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Obama Lies, American Soldiers Die
The facts about two important military policy decisions, both of which compromise our armed forces' ability to do their jobs and which put American soldiers' lives at further risk, have finally begun to emerge. Both the repeal of Don't Ask, Don't Tell and the military drawdown in Afghanistan were sold to lawmakers and the American public through the Obama administration's lying in order to achieve its apparent ends: weakening America's military strength and compromising our chances for military success.
Regarding the first: What had not been known until very recently is that the repeal of Clinton's Don't-Ask-Don't-Tell policy was engineered by the Obama administration through its leaking of lies which it fabricated about the results of a survey of military personnel concerning the probable effects of such a repeal.
It was necessary to lie about survey results because even the White House understood, based on preliminary information it had gathered, that our military universally felt that overturning the policy would be highly damaging to the American military.
The Obama administration, as it has done so often, simply lied to members of Congress.
This egregious political malfeasance was revealed in a report by the Defense Department Inspector General (IG). The IG's analysis found that the General Counsel of the Defense Department wrote and circulated to federal legislators and others a false "executive summary" of the Comprehensive Review Working Group (CWRG) report that, at the time, had not even been completed.
It was based on this phony overview that Republican Senators were convinced that the overturn of Don't Ask Don't Tell was not considered harmful to the military. The problem was that, first, the survey of some 400,000 military personnel had not even been conducted when the executive summary was released, and second, when it was finally conducted and tabulated, the survey revealed that the military was overwhelmingly opposed to the repeal.
The false information perpetuated by the administration was that 70 percent of those military personnel surveyed thought there would be no problems connected with repeal of the nearly-20-year-old policy. This, again, before the survey had been conducted and in direct opposition to the eventual results, in which, as Elaine Donnelly, president of the Center for Military Readiness (CMR), found, "[n]early 60% of respondents in the Marine Corps and in Army combat arms said they believed there would be a negative impact on their unit's effectiveness in this context; among Marine combat arms the number was 67%."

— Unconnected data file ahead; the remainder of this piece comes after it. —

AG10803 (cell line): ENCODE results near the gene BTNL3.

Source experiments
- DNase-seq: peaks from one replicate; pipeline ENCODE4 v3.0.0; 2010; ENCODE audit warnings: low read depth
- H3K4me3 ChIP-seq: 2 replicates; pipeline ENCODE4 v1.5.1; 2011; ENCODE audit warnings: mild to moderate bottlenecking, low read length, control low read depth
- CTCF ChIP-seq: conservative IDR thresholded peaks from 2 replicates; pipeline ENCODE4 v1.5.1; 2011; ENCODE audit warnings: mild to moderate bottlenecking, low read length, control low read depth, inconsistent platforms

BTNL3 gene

The fact that "gay identity" has come to the forefront as an important issue in our culture has implications for our military even beyond the fact that the administration committed what amounts to perjury in obtaining the repeal of Don't Ask, Don't Tell by having its representatives lie to legislators.
But members of the U.S. Senate are certainly not the only people Obama has lied to regarding his military policy. It's coming out that his decision to draw down troops in Afghanistan was not, as the administration has repeatedly stated, one of the options presented to the Commander-in-Chief by his military advisors.
General John Allen testified before a Senate Armed Services Committee that the president lied about the choices he was presented with regarding the options for a troop drawdown in Afghanistan.
In fact, contrary to the administration's insistence, the option the president "chose" was not presented to him as one of the possibilities. In other words, Obama ignored the advice of his military advisors, then lied about doing so.
When asked if the drawdown Obama decided to pursue was one of the options given to the president, General Allen was very clear: "It was not," he said.
The president's decision to withdraw 30,000 American troops during the summer and fall months of next year means that during the peak fighting season in Afghanistan, American soldiers will find themselves with significantly reduced personnel resources and at much greater risk.
Both General David Petraeus, the top U.S. commander in Afghanistan, and Admiral Mike Mullen, Chairman of the Joint Chiefs of Staff, have testified that the choice represented a "more aggressive" strategy than they would have recommended, despite the administration's insistence to the contrary.
The CMR's Donnelly has called for a full senatorial investigation into the false pretenses on which the administration obtained passage of the repeal of Don't Ask, Don't Tell. The same should be done regarding the Afghanistan drawdown.
Unnecessarily increasing the dangers our soldiers face should never be an option for a president, let alone a choice arrived at through perpetrating lies.